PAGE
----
People vote during the US presidential election n the Coney
Island section of Brooklyn, New York. REUTERS/Brendan
U.S. voters have complained about erratic implementation
of voter ID laws, while long lines and makeshift polling sites
in storm-hit New York and New Jersey have added to confusion in
a bitterly contested presidential election.
Watchdog groups reported complaints from people turned away
from polls because they did not have identification in states
like Pennsylvania, where ID was not required.
In swing states Virginia and Florida, long lines led to
numerous complaints and fears that people would give up
without casting a ballot, while large numbers of people in
Ohio reported being forced to vote by provisional ballot.
It was unclear what impact the voting irregularities might
have on an election that caps a close presidential campaign
between Democratic President Barack Obama and Republican
challenger Mitt Romney.
Throughout the day, voters in Pennsylvania, which saw court
battles over controversial voter ID requirements, reported
getting conflicting messages over whether an identification
was required to vote.
A federal judge had ruled the new voter ID law could not be
implemented this election because there was not enough time
to ensure all registered voters had proper identification.
But poll workers were still requesting voter IDs, and reports
surfaced of people being turned away if they could not
produce one, witnesses and watchdog groups reported.
"Poll workers have been poorly and wrongfully trained, and
they are standing there and sitting there and requiring
people to show ID, and sending people home if they don't have
the ID," said Barbara Arnwine, executive director of the
Lawyers' Committee for Civil Rights.
The Lawyers' Committee, which helps run an Election
Protection hot line that collects reports of problems at the
polls, said there were signs outside some voting areas in
parts of Pennsylvania falsely telling people they needed an
Pennsylvania's ID rules were among a raft of new voting laws
passed mostly by Republican-led legislatures in dozens of
states since 2011. The courts have thrown out the harshest of
the new laws, or at least ordered delayed implementation.
Republicans had their own complaints in Pennsylvania. The
party got a court order to reinstate 75 Republican election
officials in Philadelphia who allegedly were prohibited from
entering polling places.
Election Protection had received more than 80,000 calls from
people reporting various problems. Many of the calls came
from Pennsylvania, New Jersey and New York.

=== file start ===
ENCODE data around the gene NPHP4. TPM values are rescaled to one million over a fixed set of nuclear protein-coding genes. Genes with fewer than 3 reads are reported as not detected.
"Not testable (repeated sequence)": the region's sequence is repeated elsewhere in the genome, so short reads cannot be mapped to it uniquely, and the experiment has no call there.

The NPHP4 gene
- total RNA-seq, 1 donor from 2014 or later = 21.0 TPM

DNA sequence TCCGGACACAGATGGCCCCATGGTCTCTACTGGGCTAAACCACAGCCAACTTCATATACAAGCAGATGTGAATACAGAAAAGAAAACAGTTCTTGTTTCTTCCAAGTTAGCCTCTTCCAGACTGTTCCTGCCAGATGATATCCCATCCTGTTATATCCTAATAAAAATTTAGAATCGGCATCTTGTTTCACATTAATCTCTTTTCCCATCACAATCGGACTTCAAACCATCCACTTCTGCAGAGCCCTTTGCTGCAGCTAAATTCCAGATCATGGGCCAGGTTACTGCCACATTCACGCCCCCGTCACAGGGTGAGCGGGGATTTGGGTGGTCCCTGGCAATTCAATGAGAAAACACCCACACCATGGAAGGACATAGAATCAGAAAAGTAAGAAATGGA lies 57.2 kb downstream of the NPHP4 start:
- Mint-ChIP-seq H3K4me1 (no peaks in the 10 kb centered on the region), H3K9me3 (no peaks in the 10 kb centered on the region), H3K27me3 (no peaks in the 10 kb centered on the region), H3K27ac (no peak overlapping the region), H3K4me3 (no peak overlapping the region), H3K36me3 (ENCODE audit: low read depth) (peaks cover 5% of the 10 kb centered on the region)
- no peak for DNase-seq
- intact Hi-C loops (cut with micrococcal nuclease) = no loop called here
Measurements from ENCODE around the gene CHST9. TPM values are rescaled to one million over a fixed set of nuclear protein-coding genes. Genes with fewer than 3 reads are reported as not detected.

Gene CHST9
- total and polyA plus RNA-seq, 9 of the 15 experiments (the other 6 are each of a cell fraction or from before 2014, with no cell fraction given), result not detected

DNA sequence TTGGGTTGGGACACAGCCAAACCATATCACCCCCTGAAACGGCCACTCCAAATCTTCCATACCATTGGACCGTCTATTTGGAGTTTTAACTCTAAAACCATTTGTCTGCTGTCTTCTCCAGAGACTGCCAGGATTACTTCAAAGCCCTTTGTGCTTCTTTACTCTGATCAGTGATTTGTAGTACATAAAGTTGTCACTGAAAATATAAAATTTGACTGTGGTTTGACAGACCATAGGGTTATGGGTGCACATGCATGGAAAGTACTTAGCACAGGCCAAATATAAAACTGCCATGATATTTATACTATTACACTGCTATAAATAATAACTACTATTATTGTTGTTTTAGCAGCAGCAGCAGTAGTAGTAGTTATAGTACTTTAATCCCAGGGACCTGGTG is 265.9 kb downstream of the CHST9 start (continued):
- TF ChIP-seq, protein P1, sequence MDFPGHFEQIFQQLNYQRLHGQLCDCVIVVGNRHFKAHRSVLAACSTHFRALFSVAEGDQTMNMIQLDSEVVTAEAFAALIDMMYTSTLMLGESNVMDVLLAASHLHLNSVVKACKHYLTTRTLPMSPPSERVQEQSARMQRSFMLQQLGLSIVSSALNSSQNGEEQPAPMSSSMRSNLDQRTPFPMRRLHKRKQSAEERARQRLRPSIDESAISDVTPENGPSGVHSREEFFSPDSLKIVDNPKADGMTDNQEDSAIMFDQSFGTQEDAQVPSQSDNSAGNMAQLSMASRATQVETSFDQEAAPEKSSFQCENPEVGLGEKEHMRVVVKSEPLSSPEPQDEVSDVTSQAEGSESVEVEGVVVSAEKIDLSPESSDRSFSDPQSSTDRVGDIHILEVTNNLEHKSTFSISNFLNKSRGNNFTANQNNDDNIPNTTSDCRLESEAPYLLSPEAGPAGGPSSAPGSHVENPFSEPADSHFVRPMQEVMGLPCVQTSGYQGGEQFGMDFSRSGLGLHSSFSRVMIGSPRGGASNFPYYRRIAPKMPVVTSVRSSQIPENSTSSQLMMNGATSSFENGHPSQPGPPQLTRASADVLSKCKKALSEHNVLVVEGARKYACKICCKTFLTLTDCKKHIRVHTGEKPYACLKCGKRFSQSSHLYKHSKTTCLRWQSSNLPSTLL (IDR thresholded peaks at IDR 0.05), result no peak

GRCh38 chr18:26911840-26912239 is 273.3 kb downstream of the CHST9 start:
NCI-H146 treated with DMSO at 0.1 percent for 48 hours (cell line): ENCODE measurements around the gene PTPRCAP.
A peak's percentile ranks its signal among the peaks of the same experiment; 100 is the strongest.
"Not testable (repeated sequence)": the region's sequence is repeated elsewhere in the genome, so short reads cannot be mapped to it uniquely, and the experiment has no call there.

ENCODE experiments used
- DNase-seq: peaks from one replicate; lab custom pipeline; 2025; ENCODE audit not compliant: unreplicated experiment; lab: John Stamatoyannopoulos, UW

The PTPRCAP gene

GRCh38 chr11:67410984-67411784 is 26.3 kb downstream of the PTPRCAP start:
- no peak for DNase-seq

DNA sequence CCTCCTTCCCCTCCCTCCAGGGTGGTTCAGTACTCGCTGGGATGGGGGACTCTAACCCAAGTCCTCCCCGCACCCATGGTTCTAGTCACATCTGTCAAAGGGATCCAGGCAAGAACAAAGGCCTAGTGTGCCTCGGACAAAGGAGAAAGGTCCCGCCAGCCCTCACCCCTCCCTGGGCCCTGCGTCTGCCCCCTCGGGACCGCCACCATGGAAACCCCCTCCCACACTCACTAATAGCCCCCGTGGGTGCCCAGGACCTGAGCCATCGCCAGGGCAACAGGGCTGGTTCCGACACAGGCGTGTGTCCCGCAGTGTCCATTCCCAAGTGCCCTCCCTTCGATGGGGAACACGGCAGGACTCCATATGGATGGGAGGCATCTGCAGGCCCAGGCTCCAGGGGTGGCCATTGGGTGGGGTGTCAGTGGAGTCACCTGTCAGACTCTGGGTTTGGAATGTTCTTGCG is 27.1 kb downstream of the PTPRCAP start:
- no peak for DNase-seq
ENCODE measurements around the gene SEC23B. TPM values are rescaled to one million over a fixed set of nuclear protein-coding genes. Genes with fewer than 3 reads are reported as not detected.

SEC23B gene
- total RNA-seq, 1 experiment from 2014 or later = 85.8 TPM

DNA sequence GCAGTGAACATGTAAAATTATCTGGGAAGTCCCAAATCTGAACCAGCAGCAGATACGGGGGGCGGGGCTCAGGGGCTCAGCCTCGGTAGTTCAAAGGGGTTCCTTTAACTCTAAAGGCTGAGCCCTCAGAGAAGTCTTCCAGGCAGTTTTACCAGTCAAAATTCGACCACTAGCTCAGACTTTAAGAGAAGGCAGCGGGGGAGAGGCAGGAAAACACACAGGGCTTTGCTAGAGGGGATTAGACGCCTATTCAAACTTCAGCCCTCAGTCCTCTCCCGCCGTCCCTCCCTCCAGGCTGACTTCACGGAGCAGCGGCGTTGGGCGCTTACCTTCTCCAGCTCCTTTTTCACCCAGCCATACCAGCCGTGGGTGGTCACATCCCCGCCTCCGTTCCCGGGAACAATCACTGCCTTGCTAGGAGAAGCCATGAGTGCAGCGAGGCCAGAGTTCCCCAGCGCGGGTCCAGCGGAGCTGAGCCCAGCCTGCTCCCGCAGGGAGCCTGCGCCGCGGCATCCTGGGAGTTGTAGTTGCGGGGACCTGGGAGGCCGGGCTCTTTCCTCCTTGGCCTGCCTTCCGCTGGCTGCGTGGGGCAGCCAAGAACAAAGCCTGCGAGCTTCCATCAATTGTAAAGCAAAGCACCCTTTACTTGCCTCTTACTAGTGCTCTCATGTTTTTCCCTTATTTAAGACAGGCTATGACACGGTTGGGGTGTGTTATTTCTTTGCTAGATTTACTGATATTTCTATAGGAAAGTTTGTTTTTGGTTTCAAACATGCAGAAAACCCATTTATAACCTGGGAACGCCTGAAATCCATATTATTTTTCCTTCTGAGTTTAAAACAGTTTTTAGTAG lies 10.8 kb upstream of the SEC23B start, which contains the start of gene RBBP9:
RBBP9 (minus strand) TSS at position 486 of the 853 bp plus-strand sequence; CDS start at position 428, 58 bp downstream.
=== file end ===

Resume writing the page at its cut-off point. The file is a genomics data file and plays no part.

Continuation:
In Ohio, many people complained they had been forced to vote
by provisional ballot after their names did not appear on
Ohio regularly has the highest number of provisional ballots
each presidential election, according to the Brennan Center
for Justice at New York University's Law School. This year,
numbers are likely to exceed 200,000 provision ballots, which
will not be counted until at least November 17.
LINES SNAKE AROUND THE BLOCK
Long lines at polls in many states prompted concerns that
some voters would walk away without casting ballots. Lengthy
waits to vote were reported in Florida, Virginia and Ohio,
all key swing states, as well as New Jersey and New York,
states walloped a week ago by superstorm Sandy.
Virginia's State Board of Elections sent out a tweet urging
voters waiting in line before the polls closed to stay to
"If you were in line at 7pm and are eligible to vote, you
will be able to cast a ballot, regardless of how long it
takes!" the board said in the tweet.
In a sign of the importance of the Florida vote, Obama
tweeted: "Reminder: If you're waiting to vote in Florida,
#StayInLine! As long as you were in line when polls closed,
you can still vote."
Voters reported hours-long lines throughout the day in
Florida, where the Republican administration cut the number
of early voting days to eight from 14.
About 12,000 voters in the Clearwater area of Florida
received automated telephone calls on today telling them they
had until the end of "tomorrow" to vote.
Once officials realised the problem, they called voters to
tell them the message had been sent out a day late and the
election was really today.
College students voting away from home also ran into problems
in Florida after the new election law for the first time
prohibited making address changes on the spot.
"Right now, it's annoying me," said Kristen Wiley, 20, a
student from Boca Raton who said she had requested, but not
received, an absentee ballot from Palm Beach County. She was
waiting in line for a provisional ballot, knowing it would
not count unless her eligibility is later verified.
Multiple problems were reported in New Jersey and New York,
where Sandy crashed ashore eight days ago.
"There's just one word to describe the experience in New
Jersey, and that is a catastrophe," Arnwine told reporters.
She said that computer servers had crashed, voters were being
asked for ID that was not required, some polling places
opened late and multiple locations did not have ballots.